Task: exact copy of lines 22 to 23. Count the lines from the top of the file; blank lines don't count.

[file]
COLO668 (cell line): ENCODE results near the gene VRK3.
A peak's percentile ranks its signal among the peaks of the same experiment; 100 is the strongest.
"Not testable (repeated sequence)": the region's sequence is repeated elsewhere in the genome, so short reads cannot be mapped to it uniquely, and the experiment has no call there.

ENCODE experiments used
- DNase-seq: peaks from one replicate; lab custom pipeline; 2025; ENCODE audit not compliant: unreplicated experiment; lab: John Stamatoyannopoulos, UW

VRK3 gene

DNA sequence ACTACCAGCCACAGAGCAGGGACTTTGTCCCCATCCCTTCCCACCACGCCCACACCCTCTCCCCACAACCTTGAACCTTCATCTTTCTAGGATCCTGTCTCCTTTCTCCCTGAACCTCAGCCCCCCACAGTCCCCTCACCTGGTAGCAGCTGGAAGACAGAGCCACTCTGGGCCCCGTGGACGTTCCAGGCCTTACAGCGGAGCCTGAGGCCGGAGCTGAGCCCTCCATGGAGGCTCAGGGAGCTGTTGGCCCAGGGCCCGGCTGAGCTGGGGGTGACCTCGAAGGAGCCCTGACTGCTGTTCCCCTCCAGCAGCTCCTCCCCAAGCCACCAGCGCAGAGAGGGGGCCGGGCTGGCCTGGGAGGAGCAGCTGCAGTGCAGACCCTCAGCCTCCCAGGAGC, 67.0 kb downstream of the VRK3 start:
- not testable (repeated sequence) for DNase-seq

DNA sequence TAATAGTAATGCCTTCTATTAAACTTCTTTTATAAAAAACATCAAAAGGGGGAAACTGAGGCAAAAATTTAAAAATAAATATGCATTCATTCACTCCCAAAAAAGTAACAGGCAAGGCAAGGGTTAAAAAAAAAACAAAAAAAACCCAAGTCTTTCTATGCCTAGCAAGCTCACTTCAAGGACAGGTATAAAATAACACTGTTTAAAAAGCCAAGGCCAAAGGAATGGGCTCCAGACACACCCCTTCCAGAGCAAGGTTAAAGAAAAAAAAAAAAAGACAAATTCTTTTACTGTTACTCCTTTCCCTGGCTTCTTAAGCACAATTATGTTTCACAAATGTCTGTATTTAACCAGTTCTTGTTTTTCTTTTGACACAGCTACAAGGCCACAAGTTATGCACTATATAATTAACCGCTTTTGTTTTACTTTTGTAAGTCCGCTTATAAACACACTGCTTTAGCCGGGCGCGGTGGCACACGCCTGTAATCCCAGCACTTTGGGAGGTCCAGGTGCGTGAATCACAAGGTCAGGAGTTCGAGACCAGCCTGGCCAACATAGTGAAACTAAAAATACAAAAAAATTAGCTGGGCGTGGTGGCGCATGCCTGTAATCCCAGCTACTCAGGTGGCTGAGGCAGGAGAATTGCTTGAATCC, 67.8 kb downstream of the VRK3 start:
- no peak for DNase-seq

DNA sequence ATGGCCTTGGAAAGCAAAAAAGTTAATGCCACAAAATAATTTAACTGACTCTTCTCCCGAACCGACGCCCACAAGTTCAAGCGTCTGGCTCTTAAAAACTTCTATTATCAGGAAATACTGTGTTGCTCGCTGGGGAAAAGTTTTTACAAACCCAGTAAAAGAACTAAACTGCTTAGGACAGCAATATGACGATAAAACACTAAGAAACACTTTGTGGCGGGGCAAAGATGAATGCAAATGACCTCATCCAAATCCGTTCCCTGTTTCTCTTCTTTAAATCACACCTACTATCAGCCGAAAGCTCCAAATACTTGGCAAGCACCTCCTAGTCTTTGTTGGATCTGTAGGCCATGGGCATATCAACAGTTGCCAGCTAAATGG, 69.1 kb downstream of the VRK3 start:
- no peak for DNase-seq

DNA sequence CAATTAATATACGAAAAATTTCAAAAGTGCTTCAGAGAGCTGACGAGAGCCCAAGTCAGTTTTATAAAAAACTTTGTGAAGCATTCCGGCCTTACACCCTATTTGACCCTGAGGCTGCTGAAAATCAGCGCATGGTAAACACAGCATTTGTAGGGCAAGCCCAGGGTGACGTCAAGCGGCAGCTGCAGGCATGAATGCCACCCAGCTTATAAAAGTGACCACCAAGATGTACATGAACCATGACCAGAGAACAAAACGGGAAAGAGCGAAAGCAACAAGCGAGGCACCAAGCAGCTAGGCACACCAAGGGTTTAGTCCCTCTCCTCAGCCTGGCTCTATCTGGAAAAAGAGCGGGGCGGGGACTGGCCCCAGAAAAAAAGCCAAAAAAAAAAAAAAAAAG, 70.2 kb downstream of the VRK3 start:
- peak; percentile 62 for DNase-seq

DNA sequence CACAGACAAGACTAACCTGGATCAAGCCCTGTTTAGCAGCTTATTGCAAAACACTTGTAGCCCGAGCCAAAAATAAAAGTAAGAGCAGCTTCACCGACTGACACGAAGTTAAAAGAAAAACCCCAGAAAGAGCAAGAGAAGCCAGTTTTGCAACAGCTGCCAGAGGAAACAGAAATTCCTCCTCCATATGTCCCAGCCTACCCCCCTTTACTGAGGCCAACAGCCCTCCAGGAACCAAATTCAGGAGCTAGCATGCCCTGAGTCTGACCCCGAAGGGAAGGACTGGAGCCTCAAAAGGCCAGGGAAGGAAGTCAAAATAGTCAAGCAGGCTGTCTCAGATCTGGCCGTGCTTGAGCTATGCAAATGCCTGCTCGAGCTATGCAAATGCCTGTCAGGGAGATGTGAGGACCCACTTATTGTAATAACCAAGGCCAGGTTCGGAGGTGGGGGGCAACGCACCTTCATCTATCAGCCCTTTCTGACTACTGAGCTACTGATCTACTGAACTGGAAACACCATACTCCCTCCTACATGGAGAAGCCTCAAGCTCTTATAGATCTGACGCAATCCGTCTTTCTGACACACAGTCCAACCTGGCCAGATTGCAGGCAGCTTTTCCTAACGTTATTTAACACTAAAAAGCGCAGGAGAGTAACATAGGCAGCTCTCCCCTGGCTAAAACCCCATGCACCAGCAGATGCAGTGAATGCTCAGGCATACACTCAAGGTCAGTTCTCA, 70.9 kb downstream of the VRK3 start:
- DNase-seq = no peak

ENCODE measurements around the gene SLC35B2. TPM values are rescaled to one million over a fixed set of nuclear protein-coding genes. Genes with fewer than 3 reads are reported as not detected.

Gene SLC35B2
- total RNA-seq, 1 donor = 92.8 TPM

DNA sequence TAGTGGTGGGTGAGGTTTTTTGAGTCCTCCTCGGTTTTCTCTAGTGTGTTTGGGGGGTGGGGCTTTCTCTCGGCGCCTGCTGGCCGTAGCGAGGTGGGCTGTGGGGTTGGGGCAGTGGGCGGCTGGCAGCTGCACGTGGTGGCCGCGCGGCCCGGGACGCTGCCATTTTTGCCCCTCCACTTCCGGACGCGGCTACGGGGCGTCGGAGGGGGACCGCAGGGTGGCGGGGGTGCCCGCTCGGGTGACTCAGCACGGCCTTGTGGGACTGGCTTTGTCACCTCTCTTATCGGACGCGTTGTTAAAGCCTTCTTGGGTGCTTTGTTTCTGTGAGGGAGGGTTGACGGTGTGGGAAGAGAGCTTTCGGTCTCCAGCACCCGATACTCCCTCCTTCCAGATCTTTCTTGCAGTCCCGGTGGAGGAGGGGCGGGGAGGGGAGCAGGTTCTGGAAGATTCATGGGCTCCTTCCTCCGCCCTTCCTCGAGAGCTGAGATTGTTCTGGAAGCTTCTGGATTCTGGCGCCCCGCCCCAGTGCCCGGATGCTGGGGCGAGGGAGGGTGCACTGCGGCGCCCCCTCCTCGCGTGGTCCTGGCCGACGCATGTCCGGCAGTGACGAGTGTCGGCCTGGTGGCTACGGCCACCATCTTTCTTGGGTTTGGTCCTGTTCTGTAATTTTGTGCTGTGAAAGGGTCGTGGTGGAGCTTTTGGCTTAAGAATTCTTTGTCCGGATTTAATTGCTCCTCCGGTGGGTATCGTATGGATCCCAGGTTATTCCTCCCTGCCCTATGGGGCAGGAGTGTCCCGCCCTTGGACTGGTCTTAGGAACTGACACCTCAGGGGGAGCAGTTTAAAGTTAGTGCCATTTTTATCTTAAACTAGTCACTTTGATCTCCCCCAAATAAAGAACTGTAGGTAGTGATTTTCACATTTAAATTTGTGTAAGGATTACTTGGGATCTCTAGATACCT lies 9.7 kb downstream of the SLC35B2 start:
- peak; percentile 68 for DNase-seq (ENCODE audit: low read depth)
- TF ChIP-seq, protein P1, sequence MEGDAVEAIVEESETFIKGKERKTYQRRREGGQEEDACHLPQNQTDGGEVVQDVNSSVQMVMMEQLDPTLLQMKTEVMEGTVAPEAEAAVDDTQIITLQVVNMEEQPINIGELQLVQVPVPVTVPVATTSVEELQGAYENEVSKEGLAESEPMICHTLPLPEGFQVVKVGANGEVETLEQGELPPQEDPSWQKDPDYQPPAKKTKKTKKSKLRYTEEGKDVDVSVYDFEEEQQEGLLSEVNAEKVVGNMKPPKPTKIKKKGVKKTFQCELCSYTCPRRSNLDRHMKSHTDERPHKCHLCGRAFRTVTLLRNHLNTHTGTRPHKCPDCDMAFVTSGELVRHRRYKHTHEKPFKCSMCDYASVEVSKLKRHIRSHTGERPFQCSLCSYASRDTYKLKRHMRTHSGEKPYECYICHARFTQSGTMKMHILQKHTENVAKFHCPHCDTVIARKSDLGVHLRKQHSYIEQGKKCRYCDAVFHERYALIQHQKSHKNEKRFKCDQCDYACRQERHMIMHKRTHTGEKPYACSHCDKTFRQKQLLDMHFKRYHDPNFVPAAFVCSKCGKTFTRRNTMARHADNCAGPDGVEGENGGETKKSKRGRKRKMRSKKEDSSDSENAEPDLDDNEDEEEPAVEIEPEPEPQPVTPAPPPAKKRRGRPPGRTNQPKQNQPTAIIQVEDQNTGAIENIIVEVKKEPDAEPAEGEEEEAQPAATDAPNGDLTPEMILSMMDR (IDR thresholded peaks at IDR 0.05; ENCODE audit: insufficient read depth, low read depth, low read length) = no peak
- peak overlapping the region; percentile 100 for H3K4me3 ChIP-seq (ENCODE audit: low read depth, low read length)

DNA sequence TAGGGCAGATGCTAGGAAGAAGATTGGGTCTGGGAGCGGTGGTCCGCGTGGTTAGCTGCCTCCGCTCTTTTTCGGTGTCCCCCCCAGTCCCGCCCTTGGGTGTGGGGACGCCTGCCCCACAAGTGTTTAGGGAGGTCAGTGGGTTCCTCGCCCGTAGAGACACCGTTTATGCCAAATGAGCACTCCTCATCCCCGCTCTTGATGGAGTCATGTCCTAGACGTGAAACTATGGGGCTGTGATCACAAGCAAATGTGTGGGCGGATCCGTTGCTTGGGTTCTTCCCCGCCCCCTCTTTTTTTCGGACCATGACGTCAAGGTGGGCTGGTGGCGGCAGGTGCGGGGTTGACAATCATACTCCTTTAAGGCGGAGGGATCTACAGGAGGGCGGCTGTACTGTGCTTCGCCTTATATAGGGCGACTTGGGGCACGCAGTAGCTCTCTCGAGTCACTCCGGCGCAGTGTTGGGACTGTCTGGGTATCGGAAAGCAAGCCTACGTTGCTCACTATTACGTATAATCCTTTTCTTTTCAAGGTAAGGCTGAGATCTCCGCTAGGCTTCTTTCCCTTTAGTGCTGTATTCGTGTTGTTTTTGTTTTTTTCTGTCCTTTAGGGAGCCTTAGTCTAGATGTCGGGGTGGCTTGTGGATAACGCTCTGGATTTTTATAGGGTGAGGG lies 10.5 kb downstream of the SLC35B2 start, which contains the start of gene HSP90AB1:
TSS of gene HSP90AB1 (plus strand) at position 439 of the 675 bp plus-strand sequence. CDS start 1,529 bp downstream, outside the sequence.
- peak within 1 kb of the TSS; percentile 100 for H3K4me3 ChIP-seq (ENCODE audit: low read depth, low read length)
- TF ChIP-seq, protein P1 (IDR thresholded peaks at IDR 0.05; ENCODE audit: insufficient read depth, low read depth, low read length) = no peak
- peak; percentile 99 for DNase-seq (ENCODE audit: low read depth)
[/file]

- TF ChIP-seq, protein P1, sequence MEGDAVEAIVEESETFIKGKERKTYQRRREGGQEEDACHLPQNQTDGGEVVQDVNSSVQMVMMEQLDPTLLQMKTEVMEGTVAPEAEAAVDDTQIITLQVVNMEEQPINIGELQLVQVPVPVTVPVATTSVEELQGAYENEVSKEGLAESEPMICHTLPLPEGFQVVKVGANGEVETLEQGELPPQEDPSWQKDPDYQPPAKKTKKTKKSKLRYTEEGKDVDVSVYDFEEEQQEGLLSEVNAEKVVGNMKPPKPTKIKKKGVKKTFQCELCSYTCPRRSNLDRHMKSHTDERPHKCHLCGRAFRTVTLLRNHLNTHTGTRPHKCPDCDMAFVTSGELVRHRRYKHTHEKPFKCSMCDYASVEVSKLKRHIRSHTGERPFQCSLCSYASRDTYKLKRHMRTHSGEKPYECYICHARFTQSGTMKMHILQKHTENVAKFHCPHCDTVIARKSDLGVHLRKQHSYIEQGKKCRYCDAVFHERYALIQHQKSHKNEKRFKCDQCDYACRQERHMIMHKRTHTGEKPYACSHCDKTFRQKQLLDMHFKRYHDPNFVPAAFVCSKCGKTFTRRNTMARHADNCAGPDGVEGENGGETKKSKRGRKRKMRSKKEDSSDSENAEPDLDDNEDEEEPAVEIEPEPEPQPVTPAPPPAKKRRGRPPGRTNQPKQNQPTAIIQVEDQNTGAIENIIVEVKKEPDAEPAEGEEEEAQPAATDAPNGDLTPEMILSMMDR (IDR thresholded peaks at IDR 0.05; ENCODE audit: insufficient read depth, low read depth, low read length) = no peak
- peak overlapping the region; percentile 100 for H3K4me3 ChIP-seq (ENCODE audit: low read depth, low read length)